SOS is the commonly used description for the International Morse Code distress signal (· · · — — — · · ·). It was first adopted by the German government in radio regulations effective April 1, 1905, and became the worldwide standard under the second International Radiotelegraphic Convention, which was signed on November 3, 1906 and became effective on July 1, 1908. In 1999 the SOS radio distress signal was replaced by the Global Maritime Distress Safety System though SOS is still recognized as a visual distress signal.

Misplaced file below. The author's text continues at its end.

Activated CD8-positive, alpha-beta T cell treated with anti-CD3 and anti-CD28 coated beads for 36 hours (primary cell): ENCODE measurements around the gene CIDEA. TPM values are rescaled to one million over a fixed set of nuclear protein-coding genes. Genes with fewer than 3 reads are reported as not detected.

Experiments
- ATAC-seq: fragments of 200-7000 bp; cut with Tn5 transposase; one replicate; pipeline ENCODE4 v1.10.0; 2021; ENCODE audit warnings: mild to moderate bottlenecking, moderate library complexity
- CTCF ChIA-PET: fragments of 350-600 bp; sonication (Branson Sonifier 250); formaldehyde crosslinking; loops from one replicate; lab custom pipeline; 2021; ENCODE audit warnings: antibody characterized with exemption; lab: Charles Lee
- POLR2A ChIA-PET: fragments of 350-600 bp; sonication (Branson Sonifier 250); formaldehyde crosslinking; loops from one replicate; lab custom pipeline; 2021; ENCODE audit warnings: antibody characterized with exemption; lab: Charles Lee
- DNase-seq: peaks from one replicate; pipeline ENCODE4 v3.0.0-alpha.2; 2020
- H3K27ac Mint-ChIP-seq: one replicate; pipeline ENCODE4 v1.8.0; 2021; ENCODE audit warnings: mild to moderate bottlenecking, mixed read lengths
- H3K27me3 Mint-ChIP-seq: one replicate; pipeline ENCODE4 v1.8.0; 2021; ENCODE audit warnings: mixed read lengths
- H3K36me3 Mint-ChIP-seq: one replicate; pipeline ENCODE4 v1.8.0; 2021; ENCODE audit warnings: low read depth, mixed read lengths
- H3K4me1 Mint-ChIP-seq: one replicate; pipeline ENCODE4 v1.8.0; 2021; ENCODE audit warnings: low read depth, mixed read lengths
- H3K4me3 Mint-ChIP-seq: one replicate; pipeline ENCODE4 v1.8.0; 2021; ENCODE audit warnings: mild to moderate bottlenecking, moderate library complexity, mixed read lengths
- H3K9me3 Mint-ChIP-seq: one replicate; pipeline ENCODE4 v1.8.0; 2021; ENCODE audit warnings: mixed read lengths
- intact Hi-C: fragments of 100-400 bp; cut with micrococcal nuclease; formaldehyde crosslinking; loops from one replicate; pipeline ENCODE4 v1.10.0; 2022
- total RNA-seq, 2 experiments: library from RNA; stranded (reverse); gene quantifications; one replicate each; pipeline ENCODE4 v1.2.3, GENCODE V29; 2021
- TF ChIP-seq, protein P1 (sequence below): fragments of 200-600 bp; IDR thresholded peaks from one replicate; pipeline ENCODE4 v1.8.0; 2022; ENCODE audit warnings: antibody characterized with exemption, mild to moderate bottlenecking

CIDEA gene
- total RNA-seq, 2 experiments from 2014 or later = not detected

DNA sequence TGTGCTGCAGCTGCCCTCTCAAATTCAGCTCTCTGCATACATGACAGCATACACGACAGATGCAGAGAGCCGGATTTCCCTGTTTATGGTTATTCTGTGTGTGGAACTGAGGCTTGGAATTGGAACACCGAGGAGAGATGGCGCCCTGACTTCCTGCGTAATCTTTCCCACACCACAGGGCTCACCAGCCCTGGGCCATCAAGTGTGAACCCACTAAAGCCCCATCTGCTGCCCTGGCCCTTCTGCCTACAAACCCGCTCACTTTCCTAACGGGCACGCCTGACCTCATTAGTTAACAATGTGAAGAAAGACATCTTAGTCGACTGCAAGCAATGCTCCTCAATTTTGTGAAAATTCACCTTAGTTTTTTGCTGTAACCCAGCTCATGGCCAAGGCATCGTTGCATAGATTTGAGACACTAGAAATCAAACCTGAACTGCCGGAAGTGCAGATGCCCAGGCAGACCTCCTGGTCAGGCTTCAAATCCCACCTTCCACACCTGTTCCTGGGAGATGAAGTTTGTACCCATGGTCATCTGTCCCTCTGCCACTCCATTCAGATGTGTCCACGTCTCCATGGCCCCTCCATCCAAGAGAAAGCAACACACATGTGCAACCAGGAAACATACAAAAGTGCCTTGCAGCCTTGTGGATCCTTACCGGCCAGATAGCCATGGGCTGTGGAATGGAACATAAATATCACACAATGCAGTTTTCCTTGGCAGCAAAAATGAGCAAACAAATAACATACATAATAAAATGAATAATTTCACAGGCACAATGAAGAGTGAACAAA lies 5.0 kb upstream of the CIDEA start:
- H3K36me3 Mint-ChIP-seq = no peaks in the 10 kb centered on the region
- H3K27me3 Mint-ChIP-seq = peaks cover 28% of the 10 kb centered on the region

In popular usage, SOS became associated with such phrases as “save our ship“, “save our souls” and “send out succour”. These may be regarded as mnemonics, but SOS is not an abbreviation or acronym. According to the Oxford English Dictionary (2nd ed.), the letters were chosen because they are easily transmitted in Morse code.